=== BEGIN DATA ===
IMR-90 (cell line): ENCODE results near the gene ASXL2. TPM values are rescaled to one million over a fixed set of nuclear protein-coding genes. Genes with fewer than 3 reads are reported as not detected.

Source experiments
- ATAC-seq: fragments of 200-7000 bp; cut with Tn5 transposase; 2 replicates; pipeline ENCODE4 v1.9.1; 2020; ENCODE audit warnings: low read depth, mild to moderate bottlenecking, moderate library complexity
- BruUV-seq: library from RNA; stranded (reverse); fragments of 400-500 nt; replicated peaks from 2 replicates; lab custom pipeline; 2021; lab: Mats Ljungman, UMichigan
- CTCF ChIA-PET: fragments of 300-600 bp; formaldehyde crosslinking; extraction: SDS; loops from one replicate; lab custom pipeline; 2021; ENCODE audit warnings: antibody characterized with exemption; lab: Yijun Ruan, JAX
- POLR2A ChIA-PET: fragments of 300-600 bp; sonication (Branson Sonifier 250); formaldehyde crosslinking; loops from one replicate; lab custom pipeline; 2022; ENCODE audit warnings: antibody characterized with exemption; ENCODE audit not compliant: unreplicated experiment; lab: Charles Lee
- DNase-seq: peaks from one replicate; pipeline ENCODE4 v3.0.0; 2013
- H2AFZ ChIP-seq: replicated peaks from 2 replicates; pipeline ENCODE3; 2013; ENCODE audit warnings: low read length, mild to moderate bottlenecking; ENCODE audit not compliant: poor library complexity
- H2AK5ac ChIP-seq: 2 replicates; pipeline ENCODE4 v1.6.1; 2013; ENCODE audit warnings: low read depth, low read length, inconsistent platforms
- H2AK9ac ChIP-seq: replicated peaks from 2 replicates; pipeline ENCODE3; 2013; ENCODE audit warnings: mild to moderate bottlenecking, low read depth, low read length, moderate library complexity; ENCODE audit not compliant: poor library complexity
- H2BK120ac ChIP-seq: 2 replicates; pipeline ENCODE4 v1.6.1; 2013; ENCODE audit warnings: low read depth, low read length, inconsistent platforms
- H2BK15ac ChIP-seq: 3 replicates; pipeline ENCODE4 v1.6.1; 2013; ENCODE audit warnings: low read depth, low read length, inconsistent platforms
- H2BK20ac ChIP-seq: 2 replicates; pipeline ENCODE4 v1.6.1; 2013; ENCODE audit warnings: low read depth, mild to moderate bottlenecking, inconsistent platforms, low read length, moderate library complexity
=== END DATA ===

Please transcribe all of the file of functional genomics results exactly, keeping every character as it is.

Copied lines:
IMR-90 (cell line): ENCODE results near the gene ASXL2. TPM values are rescaled to one million over a fixed set of nuclear protein-coding genes. Genes with fewer than 3 reads are reported as not detected.

Source experiments
- ATAC-seq: fragments of 200-7000 bp; cut with Tn5 transposase; 2 replicates; pipeline ENCODE4 v1.9.1; 2020; ENCODE audit warnings: low read depth, mild to moderate bottlenecking, moderate library complexity
- BruUV-seq: library from RNA; stranded (reverse); fragments of 400-500 nt; replicated peaks from 2 replicates; lab custom pipeline; 2021; lab: Mats Ljungman, UMichigan
- CTCF ChIA-PET: fragments of 300-600 bp; formaldehyde crosslinking; extraction: SDS; loops from one replicate; lab custom pipeline; 2021; ENCODE audit warnings: antibody characterized with exemption; lab: Yijun Ruan, JAX
- POLR2A ChIA-PET: fragments of 300-600 bp; sonication (Branson Sonifier 250); formaldehyde crosslinking; loops from one replicate; lab custom pipeline; 2022; ENCODE audit warnings: antibody characterized with exemption; ENCODE audit not compliant: unreplicated experiment; lab: Charles Lee
- DNase-seq: peaks from one replicate; pipeline ENCODE4 v3.0.0; 2013
- H2AFZ ChIP-seq: replicated peaks from 2 replicates; pipeline ENCODE3; 2013; ENCODE audit warnings: low read length, mild to moderate bottlenecking; ENCODE audit not compliant: poor library complexity
- H2AK5ac ChIP-seq: 2 replicates; pipeline ENCODE4 v1.6.1; 2013; ENCODE audit warnings: low read depth, low read length, inconsistent platforms
- H2AK9ac ChIP-seq: replicated peaks from 2 replicates; pipeline ENCODE3; 2013; ENCODE audit warnings: mild to moderate bottlenecking, low read depth, low read length, moderate library complexity; ENCODE audit not compliant: poor library complexity
- H2BK120ac ChIP-seq: 2 replicates; pipeline ENCODE4 v1.6.1; 2013; ENCODE audit warnings: low read depth, low read length, inconsistent platforms
- H2BK15ac ChIP-seq: 3 replicates; pipeline ENCODE4 v1.6.1; 2013; ENCODE audit warnings: low read depth, low read length, inconsistent platforms
- H2BK20ac ChIP-seq: 2 replicates; pipeline ENCODE4 v1.6.1; 2013; ENCODE audit warnings: low read depth, mild to moderate bottlenecking, inconsistent platforms, low read length, moderate library complexity